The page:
Never before did I see fierce drag queens, genetic girls, flawless trannies, and cunty cross dressers grooving to the same vibe (Cheez Wiz). I love it - I love it - I love it.

I agree with Miss Understood when she said that she's never been exactly comfortable with the over-extreme personficiations of "maleness" in our culture - and at the same time "femaleness" too. I like the fact that she is comfortable with her maleness by making her own rules and redifining what it means to her - we must engage in some kai kai festivities. But really speaking -I feel the same way. I have always percieved myself socially androgynous and really get weirded out when people come up to me wanting me to be all masculine and stick my "big cuban cigar" somewhere. In the same token- I have felt equally odd the one time a CD wanted me to dress up for him and him to treat me like the "girl I really wanted to be" and spank my cocoa buns.

Has anyone else had this go on?? Does this feeling of "oddity" last?

I also like what Lex had to say about being a gay boy in makeup. I am recently going through the first pangs of rejection due to makeup since my drag is turning into something more serious on terms of entertainment, career, and community. A lot of guys are soo frightened by it and automatically loose their boner, which leaves me in sort of a limbo momentarily. The great thing is is that the makeup is a filter...it automatically filters out guys you would rather not be around and their oh-so-close-minded ways.

In the end - I have to aggree with my Sweetie when I say that I always felt a kindredness with the female spirit, and boys who walked the grey line and genderfucked. I wanted to be both Sheila E and Prince.

In the end...butch queen or femme queen...miss executive realness or mr. immaculate, we are in the same house. rock out.


Nicky Lazaro

[This message was edited by Nicky Lazaro on 08-09-02 at 12:52 PM.]

[This message was edited by Nicky Lazaro on 08-09-02 at 12:55 PM.]
As you can see I am shy. I just decided to post to one of the best topics I have read on an electronic forum in a long time because I am demure wink

Wow ladies and everyone, it is too bad more people can't read this thread. To understand, to disagree, to relate and finally to enable them to think outside the "little" box that we all have in our heads. The one that we so neatly try to place the people we encounter in. Even as a gg I never fit neatly in a box with a label and I never will. I don't know anyone here except Colleen *smooch*, who invited me to check out QMB. Thank you. Please accept my comments with that understanding.

Activism in any community is never easy and usually thankless. It just isn't as sexy as say inviting someone to a party. But when you have someone who is willing to fight for your community, support them in any way you can. The G&L community will only understand and include transgender issues if someone points them out; the more voices there are the greater the inclusion. You know the squeaky wheel gets the grease.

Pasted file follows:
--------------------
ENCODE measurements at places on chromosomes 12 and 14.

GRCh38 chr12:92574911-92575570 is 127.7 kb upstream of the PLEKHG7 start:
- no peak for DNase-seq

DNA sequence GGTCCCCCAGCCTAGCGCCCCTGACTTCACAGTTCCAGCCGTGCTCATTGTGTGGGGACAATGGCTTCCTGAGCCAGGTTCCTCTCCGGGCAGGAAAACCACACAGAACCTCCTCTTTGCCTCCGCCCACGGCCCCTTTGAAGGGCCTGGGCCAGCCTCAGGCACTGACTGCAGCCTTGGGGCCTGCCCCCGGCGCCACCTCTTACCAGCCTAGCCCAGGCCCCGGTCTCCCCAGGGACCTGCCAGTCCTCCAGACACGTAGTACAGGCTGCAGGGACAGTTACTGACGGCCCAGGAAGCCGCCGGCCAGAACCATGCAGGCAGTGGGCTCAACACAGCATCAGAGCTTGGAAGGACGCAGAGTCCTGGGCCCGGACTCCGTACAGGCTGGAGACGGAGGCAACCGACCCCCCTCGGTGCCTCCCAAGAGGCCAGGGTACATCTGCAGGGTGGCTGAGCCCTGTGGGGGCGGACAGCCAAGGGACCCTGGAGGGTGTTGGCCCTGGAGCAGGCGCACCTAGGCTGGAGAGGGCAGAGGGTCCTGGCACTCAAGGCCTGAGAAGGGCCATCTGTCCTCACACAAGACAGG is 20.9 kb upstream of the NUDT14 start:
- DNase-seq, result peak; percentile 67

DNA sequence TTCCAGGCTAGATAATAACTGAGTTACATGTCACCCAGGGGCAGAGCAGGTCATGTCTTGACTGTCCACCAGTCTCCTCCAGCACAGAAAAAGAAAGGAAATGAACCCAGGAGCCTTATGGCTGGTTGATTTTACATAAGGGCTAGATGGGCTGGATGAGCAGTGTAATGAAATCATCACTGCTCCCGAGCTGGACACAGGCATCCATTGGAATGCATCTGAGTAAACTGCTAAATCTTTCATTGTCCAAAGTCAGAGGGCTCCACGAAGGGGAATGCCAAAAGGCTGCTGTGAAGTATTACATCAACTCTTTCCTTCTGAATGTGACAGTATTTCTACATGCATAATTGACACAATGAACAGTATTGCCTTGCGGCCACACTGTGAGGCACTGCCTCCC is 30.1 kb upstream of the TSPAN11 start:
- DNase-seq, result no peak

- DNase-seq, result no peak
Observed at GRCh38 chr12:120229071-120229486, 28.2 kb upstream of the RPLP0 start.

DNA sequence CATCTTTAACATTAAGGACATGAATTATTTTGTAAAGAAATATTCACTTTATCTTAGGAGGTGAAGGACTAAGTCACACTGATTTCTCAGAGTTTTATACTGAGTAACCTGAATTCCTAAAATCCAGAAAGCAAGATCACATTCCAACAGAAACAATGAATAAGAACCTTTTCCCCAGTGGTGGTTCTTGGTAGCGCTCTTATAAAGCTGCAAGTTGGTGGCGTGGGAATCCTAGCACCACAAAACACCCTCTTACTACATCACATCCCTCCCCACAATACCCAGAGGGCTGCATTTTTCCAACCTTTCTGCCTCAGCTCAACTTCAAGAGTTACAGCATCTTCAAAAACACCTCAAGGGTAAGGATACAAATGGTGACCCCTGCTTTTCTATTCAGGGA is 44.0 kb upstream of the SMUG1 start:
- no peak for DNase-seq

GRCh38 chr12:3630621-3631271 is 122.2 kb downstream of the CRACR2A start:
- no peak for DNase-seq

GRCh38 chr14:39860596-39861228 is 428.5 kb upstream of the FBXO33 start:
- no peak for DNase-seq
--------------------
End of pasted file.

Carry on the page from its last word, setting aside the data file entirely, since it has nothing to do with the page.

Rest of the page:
One of the things that resonated so deeply within me about this thread was fact that people said that they refused to carry labels about their behavior and identity. It is so much easier to prejudge someone by how they look; we do it all the time. We try so hard to fit into predefined categories because life is much simpler when we do. Thank you to those people who have pointed out that life is so much richer when you don't. When you don't prejudge and when you don't let others define who you are. Not easier but definitely richer.

That being said, is a TV/TG/CD less if they only dress up in front of their mirror at home? Part of what activism and self-definition allow is freedom. The freedom to do as we please, the way we chose to do it without anyone's judgments.

Back to lurking (I am really not as serious as this post sounds). BTW this board rocks. This board shares resources like few I have seen.

Sierra
Damn, I haven't been here for a while. You M.F. Bitches rock!
A couple of things...

Lady Sierra,
Please don't be a stranger. We need MORE intelligent voices. (It's hard for Nancy Isla, Messy Bonnie and I to hold that end up by ourselves). I'm so glad you came out of the lurker's closet.

And Sweetie,
As far as lurkers...
quote:
My hope is that for every person who SHARES in this topic, there are 50 lurkers who tune in on a regular basis and either learn to live with themselves better, or equally important, learn to live with others better.

Believe me, there are MANY people reading this topic. Eventually some will post but you are reaching thousands. That's a good thing.

And Mother Rose Royale,
As Lady Sierra points out.
quote:
Activism in any community is never easy and usually thankless. It just isn't as sexy as say inviting someone to a party. But when you have someone who is willing to fight for your community, support them in any way you can. The G&L community will only understand and include transgender issues if someone points them out; the more voices there are the greater the inclusion. You know the squeaky wheel gets the grease.

You are our squeaky wheel Rose! I know it is a thankless job but thanks.
Daddy,
I appreciate your kind words and the community you have built here. I enter it with respect and awe at the resources and the people that are working to communicate in a complex culture.

I am quiet because I have a lot to learn.

I hope everyone is enjoying the weekend and the weather.

I agree, "the bitches rock".

Sierra